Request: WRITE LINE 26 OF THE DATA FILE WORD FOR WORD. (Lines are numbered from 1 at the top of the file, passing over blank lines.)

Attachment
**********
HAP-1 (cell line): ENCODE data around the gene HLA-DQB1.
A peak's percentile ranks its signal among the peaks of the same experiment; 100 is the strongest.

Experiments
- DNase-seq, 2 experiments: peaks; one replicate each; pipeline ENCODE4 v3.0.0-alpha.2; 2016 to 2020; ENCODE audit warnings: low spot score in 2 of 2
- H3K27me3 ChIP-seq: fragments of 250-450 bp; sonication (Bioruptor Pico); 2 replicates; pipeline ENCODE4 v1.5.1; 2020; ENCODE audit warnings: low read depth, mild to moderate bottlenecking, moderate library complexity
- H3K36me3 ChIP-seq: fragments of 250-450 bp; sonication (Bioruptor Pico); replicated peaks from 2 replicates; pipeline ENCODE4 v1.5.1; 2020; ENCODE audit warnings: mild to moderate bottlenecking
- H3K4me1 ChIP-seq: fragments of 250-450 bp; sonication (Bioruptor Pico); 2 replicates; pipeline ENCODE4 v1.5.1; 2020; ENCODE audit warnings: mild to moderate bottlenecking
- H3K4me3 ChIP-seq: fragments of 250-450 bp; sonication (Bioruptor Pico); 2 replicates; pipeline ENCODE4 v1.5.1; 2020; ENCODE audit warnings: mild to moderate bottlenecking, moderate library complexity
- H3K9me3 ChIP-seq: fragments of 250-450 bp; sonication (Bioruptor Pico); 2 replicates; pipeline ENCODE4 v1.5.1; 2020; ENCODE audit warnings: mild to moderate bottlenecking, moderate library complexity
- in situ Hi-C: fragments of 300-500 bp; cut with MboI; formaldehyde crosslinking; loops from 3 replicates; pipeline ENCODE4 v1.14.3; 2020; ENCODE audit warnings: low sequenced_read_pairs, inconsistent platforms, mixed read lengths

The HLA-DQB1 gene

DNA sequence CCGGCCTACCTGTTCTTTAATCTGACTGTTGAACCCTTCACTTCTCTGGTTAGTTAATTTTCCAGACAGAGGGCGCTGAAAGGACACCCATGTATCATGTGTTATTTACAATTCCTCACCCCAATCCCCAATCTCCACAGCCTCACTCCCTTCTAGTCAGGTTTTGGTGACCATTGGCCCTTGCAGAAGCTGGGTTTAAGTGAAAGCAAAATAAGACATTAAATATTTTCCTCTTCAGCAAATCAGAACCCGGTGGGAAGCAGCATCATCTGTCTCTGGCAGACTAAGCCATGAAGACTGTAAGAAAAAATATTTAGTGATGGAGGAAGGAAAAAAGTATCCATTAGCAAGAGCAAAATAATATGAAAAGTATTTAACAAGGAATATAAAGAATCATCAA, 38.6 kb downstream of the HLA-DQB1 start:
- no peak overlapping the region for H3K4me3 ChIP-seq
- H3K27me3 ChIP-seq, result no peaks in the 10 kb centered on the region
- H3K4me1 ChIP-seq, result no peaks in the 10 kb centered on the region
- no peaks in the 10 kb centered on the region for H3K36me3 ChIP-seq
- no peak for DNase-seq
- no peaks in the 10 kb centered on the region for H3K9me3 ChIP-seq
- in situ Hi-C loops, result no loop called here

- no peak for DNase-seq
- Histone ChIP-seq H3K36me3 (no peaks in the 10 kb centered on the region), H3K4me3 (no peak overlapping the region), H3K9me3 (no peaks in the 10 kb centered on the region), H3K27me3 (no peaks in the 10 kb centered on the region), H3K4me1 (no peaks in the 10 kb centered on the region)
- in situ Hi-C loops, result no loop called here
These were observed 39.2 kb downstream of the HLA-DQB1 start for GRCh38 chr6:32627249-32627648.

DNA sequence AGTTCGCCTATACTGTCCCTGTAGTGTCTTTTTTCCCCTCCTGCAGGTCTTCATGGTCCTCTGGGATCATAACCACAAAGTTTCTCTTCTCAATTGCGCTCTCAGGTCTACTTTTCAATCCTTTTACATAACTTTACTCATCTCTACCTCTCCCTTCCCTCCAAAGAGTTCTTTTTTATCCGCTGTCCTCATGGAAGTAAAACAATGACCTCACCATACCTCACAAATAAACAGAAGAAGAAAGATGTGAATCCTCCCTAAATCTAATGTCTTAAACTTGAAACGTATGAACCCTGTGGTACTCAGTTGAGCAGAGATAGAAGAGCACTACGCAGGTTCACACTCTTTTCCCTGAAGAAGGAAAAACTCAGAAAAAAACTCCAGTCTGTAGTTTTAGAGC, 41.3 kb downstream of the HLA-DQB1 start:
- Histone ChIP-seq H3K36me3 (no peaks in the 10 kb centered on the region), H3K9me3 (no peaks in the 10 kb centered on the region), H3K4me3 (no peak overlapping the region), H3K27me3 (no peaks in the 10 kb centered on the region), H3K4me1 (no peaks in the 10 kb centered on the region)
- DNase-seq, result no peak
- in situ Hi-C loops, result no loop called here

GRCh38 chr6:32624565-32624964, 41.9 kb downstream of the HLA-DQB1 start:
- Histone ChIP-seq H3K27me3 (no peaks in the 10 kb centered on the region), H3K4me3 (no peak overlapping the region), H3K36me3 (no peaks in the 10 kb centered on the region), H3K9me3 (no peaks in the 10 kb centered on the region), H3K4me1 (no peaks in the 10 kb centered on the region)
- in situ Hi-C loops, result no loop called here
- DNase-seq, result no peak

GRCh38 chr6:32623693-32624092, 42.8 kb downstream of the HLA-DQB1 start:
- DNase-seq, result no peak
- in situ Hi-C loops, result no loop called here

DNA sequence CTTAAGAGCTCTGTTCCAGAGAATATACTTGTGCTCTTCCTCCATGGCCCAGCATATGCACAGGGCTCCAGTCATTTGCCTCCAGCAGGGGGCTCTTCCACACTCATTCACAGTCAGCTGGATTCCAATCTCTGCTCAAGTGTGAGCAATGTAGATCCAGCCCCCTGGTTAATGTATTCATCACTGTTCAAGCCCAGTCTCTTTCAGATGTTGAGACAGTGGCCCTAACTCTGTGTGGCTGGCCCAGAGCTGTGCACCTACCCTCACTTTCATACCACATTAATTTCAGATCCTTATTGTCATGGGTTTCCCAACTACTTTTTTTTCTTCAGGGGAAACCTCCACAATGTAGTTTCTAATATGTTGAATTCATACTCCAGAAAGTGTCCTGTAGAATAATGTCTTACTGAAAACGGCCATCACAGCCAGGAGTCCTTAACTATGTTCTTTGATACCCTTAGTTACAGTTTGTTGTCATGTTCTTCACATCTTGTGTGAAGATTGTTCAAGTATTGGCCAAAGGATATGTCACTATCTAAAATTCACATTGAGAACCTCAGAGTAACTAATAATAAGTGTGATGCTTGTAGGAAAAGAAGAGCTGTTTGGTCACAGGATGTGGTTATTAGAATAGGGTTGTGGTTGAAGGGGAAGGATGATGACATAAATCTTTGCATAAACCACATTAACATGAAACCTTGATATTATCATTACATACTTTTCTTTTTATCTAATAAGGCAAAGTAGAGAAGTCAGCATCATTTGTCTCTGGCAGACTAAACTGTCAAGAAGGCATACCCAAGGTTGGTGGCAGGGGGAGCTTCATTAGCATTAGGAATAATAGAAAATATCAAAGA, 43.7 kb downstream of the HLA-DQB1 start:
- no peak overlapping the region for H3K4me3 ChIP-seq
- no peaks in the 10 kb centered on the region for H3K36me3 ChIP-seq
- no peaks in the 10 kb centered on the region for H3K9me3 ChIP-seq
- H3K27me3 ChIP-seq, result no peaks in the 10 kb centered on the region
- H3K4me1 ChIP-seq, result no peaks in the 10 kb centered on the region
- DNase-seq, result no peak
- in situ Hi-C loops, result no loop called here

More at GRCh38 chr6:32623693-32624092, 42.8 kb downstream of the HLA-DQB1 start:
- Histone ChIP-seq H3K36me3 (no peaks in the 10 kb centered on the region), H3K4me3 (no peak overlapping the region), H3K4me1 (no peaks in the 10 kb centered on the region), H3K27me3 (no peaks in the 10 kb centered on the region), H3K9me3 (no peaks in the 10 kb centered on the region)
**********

- DNase-seq, result no peak